Q’lti’s “First Ship Seen by the Clatsop”: First-contact words in Shoalwater-Clatsop Lower Chinookan

Told by Q’ltí (Charles Cultee), the 1894 publication “Chinook Texts” preserves countless cultural treasures.


Chart of the mouth of the Columbia River for 90 miles… (image credit: “The Konapee Wreck” in Oregon Encyclopedia)

One sample of those riches is his narrative “First Ship Seen by the Clatsop” Lower Chinookans. It’s the oral history of events surely more than 100 years prior to the telling, and if the ship was Spanish, possibly a couple centuries earlier than that. So it’s his people’s telling of first contact with Euro-Americans. Other versions of the story were told by “Soto”, Celiast, and Silas B. Smith.

But indulge me —
I have to stamp down any ideas that this story is about Sir Francis Drake.

Or, that Chinook Jargon played any part in the encounter.

My particular angle on this “First Ship Seen” thing is, the narrator uses a bunch of Lower Chinookan words for the commodities that the Clatsops discovered from the shipwreck.

He tells this, to be specific, in what I call the “Natítanui” (‘people’s’) language, Shoalwater-Clatsop Lower Chinookan.

Some of the items were labeled, as you’d expect with totally new phenomena in a culture, names that were neologisms — they were descriptive words built from native Chinookan parts. We are going to figure out what their literal meaning is, some day; this will involve creating the first dictionary of Lower Chinookan. (I believe I’m going to start that dictionary now, and look for funding later.)

But, some of the new items got names that Chinookan borrowed from other languages.

Let’s see what kind of picture emerges from a list of these products.

I’m going to put in dashes to separate out affixes from stems (therefore I’ll remove any dashes that were already in the oldtime spellings), and I’ll distinguish /phonemic spellings/ of Chinookan from < older spellings >:

  • ‘copper’: a stem /wax̣[-]umi/ almost certainly based on the Chinookan root /wax̣/ ‘bright; shiny; flower; etc.’, which we know in Chinuk Wawa’s t’wáx̣ ‘light; bright’. The substance copper wasn’t technically a new thing to coastal Native cultures, but it would’ve shown up in brand-new forms in the shipwreck that Q’lti describes. Contrast with Clackamas Upper Chinookan /k’ə́š/ ‘copper’ (an ideophone or a bare root used exceptionally as a free word), which seems related to ‘brass’ below.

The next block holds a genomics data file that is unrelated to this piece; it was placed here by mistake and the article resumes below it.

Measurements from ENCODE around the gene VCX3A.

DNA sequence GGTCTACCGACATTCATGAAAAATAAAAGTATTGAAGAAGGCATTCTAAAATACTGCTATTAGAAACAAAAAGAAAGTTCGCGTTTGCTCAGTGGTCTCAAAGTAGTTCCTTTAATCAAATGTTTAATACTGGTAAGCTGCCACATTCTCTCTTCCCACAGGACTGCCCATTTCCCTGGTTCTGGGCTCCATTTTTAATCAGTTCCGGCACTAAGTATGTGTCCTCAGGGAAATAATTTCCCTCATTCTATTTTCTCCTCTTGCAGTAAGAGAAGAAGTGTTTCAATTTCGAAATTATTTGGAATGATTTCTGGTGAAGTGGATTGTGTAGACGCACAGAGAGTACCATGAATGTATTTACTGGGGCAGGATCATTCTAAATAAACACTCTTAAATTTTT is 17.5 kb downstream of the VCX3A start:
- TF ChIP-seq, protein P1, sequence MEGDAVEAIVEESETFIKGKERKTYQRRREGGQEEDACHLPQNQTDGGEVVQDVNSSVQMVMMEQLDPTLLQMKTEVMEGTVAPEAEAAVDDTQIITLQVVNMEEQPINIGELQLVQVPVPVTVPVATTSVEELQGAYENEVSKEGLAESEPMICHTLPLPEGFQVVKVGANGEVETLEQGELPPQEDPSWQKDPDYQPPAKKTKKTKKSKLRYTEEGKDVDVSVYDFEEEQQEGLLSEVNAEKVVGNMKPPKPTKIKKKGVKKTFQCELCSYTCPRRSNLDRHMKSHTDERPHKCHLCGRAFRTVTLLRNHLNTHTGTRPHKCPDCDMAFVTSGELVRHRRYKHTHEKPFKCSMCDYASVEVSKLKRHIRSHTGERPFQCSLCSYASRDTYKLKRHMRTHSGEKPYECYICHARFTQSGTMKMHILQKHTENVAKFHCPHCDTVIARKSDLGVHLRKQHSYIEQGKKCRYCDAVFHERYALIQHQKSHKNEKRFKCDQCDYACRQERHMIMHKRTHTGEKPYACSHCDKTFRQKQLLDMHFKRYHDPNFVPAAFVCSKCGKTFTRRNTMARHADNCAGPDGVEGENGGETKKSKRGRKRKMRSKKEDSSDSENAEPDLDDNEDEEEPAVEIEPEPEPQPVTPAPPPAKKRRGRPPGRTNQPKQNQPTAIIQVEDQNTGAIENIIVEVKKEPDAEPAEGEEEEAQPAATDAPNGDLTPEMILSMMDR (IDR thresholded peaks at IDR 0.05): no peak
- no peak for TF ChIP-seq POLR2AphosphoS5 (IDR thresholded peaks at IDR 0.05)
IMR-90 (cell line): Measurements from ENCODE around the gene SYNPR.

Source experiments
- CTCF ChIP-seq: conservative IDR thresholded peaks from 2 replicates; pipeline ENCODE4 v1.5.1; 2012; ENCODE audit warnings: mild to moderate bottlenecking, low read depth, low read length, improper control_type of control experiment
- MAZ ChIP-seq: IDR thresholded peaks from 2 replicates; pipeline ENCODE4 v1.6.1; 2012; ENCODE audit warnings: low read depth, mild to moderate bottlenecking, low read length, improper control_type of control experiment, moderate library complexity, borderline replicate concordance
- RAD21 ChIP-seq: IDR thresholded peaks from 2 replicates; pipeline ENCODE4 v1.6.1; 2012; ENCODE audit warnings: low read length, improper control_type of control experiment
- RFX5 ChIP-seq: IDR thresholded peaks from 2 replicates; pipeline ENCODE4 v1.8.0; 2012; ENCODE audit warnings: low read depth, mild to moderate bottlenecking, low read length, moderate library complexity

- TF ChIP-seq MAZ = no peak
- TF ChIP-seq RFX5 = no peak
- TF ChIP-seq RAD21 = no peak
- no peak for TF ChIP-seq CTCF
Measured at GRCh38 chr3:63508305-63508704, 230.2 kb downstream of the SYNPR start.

• < i-āʹ-woxomē > ‘its copper’
    • < i-uwāXōʹmē >  ‘copper’
    • < ē-waxōʹmi-qL >  ‘copper’
    • < i-waXōʹmi-t > ‘copper’, compare Kathlamet Lower Chinookan < ē-waXōʹmi-t > ‘copper’
  • ‘iron’: a stem /qi[-]wiqi/, presumably Chinookan and analyzable into smaller meaningful parts. Compare Clackamas Upper Chinookan /wi-Gí[-]wiqi/ ‘iron’. For the apparent prefix /qi-/, which resembles the ‘Past Invisible Masculine‘ (perhaps connoting the mythical?) demonstrative stem /qi-/, compare ‘brass’ below. Perhaps /wiqi/ is a variant of a more typically shaped Chinookan ideophone */wiq/, which we’d then expect to connote e.g. the visual appearance of iron.
    • < ēʹ-qe[-]wiqē-ma > / < i-qē[-]wēkēʹ-ma > / < i-qē[-]wiqēʹ-ma > ‘iron’
    • < i-qē[-]wēʹqxē > ‘iron’ (also ‘knife’ per Gibbs 1863, who furthermore translates /u-ptsax̣/ as both ‘knife’ and ‘iron’)
  • ‘ship’: a root/stem /šip/ < Chinuk Wawa < English; we have to wonder what the oldtime Clatsops called the first ship that they saw, because the event happened earlier than we are able to prove CW existed. Of course it may have been a US or British ship, whose English-speaking crew could have supplied this word to the Clatsops.
    • < i-ciʹp > ‘ship’
  • ‘boxes’ [‘chests’]: a stem /(ƛ̓(i))qšən/ < Nuuchahnulth ƛ̓aḥiqs (literally ~ ‘flat on top; flat lid’ (probably via Salish, but not via Nootka Jargon, which would’ve English-ized the Indigenous sounds in the word, giving something like *”clicks”! In Salish, compare Klallam and Lushootseed ƛ̓úyəqs, and Lower Chehalis ƛ̓íqsn, which adds the SW Washington Salish -n(‘) ‘Instrument/Tool’ suffix, providing the form that Lower Chinookan borrowed. As usual, totally different, apparently native Chinookan, words for ‘box’ are found in the Upper Chinookan languages).
    Technically not a new cultural item, as “bentwood boxes” are a longtime PNW Coast product, but Euro-American chests would’ve been a sudden innovation.

    • < LE[-]qcāʹn-ukc >, where the suffix is ‘Noun Plural’ and in this form, Chinookans seem to have reanalyzed the initial /ƛ̓/ as the Chinookan Neuter/Indefinite Noun prefix /ɬ(ə)-/. Contrast this with the following form, where the /ƛ̓/ was heard as part of the root.